The ruins of this Gothic church are reminders to this day of the devastating earthquake that almost leveled all of Lisbon in 1755. Before the earthquake, it was the largest church in the city, but today the main building, without a roof open to the sky, is all that is left.
What survived from the building was the main altar, which is now a small archaeological museum with an eclectic collection of tombs (the largest being that of King Ferdinand I), statues, ceramics and mosaics. Among the more ancient finds is the remains of a Visigothic column and a Roman tomb carved with reliefs depicting the Muses.
Other notable items include shrunken heads, South American mummies, a jasper sculpture of the Virgin Mary, ancient tombstones, Visigoth artefacts, and coins dating back to the 13th century. At the entrance to the museum is a stone engraved with a Gothic inscription informing visitors that Pope Clement VII granted a 40-day indulgence to “every faithful Christian” who visited this church.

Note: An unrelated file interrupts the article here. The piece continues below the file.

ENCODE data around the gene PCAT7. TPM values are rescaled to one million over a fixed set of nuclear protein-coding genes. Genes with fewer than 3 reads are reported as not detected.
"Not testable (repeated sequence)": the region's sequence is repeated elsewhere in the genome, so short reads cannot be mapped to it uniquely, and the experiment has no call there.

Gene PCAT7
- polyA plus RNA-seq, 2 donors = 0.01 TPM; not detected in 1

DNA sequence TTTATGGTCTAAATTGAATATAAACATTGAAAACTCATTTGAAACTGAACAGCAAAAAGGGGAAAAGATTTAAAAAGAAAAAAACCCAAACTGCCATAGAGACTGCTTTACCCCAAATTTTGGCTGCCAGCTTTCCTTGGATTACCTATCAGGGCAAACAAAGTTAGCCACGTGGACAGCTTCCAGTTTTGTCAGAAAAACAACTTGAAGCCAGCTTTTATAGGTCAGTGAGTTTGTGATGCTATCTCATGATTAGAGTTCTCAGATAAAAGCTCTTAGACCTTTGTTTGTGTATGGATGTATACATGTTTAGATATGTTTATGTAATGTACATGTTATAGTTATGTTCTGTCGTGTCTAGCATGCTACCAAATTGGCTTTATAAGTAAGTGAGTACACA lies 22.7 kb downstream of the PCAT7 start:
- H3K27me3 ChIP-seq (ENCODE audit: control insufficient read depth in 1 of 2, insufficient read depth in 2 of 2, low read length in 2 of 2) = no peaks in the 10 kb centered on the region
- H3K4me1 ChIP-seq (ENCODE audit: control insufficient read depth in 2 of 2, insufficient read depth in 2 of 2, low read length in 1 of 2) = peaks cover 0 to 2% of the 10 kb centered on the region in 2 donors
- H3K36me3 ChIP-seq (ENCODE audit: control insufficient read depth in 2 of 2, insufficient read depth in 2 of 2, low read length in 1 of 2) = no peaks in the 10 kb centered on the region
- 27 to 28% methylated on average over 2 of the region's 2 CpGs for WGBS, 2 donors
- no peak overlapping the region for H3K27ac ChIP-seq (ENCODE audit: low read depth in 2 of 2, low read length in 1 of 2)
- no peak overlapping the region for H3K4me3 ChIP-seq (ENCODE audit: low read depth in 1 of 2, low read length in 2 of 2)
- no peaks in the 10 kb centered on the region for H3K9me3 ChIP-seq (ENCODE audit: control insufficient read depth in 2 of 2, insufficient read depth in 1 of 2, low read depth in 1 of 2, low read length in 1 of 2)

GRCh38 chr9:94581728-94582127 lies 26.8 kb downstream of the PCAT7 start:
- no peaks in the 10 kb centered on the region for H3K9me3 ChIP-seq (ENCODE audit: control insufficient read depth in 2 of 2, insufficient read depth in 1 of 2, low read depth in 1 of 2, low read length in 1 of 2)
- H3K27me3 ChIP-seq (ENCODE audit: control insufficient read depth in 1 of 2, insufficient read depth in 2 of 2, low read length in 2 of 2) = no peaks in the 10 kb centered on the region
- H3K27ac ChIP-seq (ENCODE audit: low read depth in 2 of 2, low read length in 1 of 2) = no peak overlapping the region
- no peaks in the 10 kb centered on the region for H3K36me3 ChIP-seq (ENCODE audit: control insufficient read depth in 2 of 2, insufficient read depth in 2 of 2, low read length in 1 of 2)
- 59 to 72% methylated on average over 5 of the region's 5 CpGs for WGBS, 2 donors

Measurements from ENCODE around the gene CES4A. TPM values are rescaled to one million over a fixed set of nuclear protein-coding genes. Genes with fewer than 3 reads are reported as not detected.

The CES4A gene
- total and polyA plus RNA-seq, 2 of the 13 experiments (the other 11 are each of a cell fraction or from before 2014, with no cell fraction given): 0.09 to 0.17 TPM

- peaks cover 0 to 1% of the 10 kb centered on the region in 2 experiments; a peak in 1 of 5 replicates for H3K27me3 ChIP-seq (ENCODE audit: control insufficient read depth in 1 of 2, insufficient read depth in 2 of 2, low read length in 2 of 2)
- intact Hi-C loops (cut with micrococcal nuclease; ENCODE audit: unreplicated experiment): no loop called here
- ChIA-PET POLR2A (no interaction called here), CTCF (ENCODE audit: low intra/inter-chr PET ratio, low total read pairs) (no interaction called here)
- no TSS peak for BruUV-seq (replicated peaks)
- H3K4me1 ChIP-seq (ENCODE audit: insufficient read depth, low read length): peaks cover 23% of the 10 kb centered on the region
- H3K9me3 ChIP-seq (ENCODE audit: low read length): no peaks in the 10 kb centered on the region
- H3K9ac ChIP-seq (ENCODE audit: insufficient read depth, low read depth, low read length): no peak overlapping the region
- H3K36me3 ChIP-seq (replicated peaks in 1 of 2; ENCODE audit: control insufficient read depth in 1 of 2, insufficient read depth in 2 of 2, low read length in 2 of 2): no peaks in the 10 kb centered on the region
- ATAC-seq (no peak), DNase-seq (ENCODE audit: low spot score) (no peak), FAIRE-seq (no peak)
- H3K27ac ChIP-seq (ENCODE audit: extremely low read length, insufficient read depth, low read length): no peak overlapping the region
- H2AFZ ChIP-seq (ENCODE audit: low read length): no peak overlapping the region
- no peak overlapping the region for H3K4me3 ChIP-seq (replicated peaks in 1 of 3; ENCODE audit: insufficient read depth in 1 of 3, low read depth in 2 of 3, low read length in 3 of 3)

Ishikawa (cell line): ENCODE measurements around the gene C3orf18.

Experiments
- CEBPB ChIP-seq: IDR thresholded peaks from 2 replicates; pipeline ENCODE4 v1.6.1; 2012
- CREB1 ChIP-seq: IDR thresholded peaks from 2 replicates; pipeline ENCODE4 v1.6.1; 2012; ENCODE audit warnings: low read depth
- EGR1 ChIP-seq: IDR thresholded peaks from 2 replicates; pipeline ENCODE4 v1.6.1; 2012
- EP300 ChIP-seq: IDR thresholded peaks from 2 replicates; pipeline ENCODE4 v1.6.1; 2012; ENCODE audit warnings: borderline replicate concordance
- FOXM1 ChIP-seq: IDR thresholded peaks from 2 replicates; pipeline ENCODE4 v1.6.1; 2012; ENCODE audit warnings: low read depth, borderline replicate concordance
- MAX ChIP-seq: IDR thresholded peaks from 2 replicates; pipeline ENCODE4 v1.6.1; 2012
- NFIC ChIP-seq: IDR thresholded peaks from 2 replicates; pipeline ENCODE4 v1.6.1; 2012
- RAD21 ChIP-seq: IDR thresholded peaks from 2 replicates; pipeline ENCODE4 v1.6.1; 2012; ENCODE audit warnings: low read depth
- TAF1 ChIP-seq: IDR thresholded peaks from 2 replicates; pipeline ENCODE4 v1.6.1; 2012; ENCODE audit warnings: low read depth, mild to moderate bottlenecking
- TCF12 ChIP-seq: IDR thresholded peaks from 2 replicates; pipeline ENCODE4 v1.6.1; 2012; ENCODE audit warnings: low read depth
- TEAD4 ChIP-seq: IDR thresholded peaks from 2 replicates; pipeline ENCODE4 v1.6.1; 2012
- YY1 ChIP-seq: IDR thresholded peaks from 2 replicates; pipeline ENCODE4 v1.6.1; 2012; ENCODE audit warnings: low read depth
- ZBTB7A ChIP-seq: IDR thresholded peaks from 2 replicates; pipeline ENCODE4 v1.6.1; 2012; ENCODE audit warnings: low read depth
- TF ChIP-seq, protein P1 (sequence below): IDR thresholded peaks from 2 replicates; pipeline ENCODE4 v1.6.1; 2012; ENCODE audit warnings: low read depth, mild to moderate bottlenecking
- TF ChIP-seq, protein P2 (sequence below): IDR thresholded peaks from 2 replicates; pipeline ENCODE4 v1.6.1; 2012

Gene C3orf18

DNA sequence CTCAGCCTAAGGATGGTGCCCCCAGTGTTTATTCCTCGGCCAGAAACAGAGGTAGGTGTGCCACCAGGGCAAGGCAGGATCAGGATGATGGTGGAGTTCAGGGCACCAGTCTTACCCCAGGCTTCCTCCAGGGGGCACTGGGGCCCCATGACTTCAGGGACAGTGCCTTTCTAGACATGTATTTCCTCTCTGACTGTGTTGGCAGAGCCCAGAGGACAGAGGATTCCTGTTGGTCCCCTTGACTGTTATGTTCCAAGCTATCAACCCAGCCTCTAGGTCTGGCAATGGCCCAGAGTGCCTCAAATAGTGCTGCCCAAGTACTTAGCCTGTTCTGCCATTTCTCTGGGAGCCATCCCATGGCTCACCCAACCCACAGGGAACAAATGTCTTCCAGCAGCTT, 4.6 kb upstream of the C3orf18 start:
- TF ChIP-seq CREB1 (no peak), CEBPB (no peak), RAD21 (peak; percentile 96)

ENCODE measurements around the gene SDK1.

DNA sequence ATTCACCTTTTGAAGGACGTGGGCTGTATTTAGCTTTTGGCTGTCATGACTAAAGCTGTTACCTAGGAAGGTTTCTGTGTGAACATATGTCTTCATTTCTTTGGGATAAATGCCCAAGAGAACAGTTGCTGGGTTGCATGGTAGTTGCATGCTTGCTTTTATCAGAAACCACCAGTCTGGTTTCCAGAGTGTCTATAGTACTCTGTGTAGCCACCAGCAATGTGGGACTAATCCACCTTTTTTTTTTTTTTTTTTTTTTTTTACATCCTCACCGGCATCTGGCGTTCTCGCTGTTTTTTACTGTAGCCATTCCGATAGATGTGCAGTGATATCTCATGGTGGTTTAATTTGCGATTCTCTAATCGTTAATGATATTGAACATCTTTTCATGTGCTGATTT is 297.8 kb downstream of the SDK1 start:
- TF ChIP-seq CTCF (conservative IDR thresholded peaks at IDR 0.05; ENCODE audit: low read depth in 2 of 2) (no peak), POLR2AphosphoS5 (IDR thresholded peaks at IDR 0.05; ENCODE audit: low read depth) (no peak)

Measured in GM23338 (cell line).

Every day of the week except Sunday: 10:00 a.m. to 7:00 p.m.
A single ticket costs 5 euros, with a discount for students and pensioners of 4 euros.
It is located in the perfect center of Lisbon, that is, you can reach the church from different streets.
Duration to view everything: 40 min;
This concludes our list of hidden gems in Lisbon. I hope that I have shown you things that you have not heard of or even suspected to be in the Portuguese capital. Now you are ready to surprise your friends with interesting and unique attractions on your next trip to this idyll called Portugal!